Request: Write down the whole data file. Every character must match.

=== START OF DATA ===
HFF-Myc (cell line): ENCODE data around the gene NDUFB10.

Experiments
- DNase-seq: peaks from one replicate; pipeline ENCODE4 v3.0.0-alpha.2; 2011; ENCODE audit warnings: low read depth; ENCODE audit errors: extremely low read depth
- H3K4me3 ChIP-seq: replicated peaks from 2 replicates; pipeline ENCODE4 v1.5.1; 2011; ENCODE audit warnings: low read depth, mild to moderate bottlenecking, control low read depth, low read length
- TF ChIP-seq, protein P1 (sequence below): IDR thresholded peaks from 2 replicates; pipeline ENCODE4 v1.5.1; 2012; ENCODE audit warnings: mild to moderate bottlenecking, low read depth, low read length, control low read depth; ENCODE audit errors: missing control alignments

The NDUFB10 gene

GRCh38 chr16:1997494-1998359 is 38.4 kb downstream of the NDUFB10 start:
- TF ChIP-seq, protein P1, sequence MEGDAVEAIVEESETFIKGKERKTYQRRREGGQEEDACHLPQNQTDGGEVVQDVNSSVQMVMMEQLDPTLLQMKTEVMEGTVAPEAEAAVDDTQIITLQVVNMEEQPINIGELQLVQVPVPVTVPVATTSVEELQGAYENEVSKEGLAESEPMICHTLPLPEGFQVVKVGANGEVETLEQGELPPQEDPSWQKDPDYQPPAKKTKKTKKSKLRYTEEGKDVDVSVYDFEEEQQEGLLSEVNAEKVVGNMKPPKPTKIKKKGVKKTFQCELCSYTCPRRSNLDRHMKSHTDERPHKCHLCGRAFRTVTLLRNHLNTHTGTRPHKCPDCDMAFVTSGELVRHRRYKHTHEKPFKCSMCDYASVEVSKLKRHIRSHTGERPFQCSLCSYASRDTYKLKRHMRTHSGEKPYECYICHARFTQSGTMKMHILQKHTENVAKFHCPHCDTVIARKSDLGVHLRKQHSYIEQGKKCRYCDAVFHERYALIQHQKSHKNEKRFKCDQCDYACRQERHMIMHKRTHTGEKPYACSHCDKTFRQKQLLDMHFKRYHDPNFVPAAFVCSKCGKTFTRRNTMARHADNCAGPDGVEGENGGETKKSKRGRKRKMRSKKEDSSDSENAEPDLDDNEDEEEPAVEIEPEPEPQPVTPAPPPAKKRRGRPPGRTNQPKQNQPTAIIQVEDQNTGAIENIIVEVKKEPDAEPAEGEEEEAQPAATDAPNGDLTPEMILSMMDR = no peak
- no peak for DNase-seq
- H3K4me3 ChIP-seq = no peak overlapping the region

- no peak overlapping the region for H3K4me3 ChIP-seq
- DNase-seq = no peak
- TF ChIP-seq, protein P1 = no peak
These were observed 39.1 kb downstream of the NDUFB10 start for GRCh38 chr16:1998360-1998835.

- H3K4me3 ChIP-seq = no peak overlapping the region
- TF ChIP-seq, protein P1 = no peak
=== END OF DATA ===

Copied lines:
HFF-Myc (cell line): ENCODE data around the gene NDUFB10.

Experiments
- DNase-seq: peaks from one replicate; pipeline ENCODE4 v3.0.0-alpha.2; 2011; ENCODE audit warnings: low read depth; ENCODE audit errors: extremely low read depth
- H3K4me3 ChIP-seq: replicated peaks from 2 replicates; pipeline ENCODE4 v1.5.1; 2011; ENCODE audit warnings: low read depth, mild to moderate bottlenecking, control low read depth, low read length
- TF ChIP-seq, protein P1 (sequence below): IDR thresholded peaks from 2 replicates; pipeline ENCODE4 v1.5.1; 2012; ENCODE audit warnings: mild to moderate bottlenecking, low read depth, low read length, control low read depth; ENCODE audit errors: missing control alignments

The NDUFB10 gene

GRCh38 chr16:1997494-1998359 is 38.4 kb downstream of the NDUFB10 start:
- TF ChIP-seq, protein P1, sequence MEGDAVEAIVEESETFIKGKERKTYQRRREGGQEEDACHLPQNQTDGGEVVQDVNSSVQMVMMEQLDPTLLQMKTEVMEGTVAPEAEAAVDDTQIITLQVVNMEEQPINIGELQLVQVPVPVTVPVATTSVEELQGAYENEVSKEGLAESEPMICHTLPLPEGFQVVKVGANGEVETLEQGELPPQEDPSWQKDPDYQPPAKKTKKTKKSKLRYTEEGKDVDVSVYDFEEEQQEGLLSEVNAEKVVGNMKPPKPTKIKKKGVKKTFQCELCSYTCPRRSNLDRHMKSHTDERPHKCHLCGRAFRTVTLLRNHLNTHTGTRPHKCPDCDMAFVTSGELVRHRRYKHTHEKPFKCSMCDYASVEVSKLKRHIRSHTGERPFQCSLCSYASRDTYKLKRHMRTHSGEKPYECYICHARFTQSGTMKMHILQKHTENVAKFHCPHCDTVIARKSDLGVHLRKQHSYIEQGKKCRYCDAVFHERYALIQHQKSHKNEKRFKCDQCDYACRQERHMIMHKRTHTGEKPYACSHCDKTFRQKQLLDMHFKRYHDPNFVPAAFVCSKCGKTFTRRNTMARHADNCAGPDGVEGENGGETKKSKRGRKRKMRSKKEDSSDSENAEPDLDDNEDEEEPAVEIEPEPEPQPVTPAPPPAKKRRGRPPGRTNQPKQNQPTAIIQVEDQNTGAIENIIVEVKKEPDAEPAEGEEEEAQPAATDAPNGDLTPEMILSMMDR = no peak
- no peak for DNase-seq
- H3K4me3 ChIP-seq = no peak overlapping the region

- no peak overlapping the region for H3K4me3 ChIP-seq
- DNase-seq = no peak
- TF ChIP-seq, protein P1 = no peak
These were observed 39.1 kb downstream of the NDUFB10 start for GRCh38 chr16:1998360-1998835.

- H3K4me3 ChIP-seq = no peak overlapping the region
- TF ChIP-seq, protein P1 = no peak